Despite these similarities and common traits, the roles and functions of parliament in a democratic state can vary depending on the form of government. The degree and nature of power separation are the most obvious differences. Even though separation of powers is one of the most important characteristics of a democratic regime, its implementation is more visible in the presidential system, which is frequently distinguished by a strong separation of powers, implying that the legislative and executive branches' domains are clearly defined. In this system of government, the head of state is elected by popular vote and does not report to parliament. In other words, in this type of government, the president cannot be held accountable to the legislative body; however, the president cannot dissolve the parliament either.


In contrast to the presidential system, the semi-presidential and parliamentary forms of government have a legislative body capable of holding the political administration accountable for its actions. In other words, in these two forms, both the president and the cabinet report to parliament. The distinction between semi-presidential and parliamentary systems is that the president is elected by popular vote in the former, while the head of state is elected by parliament in the latter, as required by the constitution. This is why the principle of separation of powers takes the form of soft separation in semi-presidential and parliamentary systems, where the legislative and executive branches interact strongly, limiting their autonomy.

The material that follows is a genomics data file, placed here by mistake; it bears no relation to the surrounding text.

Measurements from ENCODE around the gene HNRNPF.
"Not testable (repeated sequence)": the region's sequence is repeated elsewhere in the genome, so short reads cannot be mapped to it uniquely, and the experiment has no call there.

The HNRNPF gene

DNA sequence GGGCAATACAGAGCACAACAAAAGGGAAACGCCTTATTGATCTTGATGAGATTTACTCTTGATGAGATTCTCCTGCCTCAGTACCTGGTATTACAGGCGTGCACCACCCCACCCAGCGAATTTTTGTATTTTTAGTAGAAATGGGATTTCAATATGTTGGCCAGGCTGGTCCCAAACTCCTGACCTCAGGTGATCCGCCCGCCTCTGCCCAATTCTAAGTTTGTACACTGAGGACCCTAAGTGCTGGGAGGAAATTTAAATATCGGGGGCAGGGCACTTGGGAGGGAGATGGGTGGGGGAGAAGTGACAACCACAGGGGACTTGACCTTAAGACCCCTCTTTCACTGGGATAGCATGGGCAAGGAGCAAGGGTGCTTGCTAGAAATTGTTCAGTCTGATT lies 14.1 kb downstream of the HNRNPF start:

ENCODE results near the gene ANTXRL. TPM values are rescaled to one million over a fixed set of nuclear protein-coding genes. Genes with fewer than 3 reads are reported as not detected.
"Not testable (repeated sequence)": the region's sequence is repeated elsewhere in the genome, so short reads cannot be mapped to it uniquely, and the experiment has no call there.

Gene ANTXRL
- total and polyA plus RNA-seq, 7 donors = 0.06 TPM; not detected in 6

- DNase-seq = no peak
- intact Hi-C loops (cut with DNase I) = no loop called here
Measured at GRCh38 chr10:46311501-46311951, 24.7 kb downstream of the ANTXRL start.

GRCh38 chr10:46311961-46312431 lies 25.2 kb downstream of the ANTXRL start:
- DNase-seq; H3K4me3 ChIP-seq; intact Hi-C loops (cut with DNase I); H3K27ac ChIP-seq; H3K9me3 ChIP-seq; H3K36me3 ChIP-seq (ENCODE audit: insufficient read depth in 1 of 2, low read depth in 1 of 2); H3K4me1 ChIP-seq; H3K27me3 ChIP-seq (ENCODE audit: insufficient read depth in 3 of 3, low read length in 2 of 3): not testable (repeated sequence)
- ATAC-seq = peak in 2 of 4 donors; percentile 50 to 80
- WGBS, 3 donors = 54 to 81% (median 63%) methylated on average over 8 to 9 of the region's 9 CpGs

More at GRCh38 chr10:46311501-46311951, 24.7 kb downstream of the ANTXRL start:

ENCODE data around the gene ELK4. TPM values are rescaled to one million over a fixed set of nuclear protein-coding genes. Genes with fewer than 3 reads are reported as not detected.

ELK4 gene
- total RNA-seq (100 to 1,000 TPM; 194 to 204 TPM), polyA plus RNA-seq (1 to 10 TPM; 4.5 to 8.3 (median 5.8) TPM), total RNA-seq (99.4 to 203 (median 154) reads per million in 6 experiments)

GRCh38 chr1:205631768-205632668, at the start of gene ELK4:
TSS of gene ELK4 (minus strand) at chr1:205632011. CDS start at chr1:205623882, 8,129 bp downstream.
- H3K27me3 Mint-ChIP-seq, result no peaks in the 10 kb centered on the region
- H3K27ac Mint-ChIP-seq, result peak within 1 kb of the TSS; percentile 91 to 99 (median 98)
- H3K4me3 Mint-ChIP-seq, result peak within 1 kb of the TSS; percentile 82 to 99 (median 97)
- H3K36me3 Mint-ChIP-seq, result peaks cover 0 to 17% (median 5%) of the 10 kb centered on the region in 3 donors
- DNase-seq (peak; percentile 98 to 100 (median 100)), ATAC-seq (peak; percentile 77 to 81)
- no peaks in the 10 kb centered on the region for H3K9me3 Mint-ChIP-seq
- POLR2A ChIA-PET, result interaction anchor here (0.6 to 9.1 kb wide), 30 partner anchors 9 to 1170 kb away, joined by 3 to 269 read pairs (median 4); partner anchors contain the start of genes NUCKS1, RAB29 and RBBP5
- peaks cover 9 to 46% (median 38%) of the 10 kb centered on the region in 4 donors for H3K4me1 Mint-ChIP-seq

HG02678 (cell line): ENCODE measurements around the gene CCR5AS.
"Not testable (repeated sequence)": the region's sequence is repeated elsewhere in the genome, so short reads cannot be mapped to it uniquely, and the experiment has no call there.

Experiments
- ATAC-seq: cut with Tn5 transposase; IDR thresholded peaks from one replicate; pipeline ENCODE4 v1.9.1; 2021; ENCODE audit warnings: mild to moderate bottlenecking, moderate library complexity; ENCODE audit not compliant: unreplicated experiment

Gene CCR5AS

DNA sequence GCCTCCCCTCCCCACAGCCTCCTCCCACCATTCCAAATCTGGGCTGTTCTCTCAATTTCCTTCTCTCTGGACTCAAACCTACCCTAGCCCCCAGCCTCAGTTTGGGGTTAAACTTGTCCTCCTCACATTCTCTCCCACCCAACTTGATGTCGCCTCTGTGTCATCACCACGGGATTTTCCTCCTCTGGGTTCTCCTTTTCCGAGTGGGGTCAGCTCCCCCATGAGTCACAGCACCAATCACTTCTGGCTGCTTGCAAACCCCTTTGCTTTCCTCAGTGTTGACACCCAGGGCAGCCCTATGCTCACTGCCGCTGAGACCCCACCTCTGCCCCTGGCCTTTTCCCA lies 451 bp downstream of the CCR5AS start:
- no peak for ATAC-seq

It should be noted that bicameralism is not a distinguishing feature of a political system. In other words, a presidential system's constitution may specify whether the political structure is unicameral or bicameral. The same holds true for the parliamentary and semi-presidential systems. The United States, for example, is a presidential democracy with a bicameral system (a Senate and a House of Representatives), whereas Turkey, also a presidential democracy, operates on a unicameral basis. In contrast, the United Kingdom operates under a parliamentary system with a bicameral parliament.


This also applies to the type of regime in a democratic state. In a republican democracy, the head of state is referred to as the president, whereas in a constitutional monarchy, he or she is known as the monarch. However, because monarchies are hereditary, a presidential or semi-presidential system, in which presidents are elected by popular vote, may not be a monarchy. In a parliamentary form of government, the constitution determines the scope of the powers that the president or monarch is entitled to; however, it is very likely that the president or monarch has only ceremonial powers in a parliamentary regime, whereas the president has more discretion in the remaining two because he or she is elected by popular vote. Elected presidents have the broadest powers in a presidential government, which can lead to conflict with the legislative body.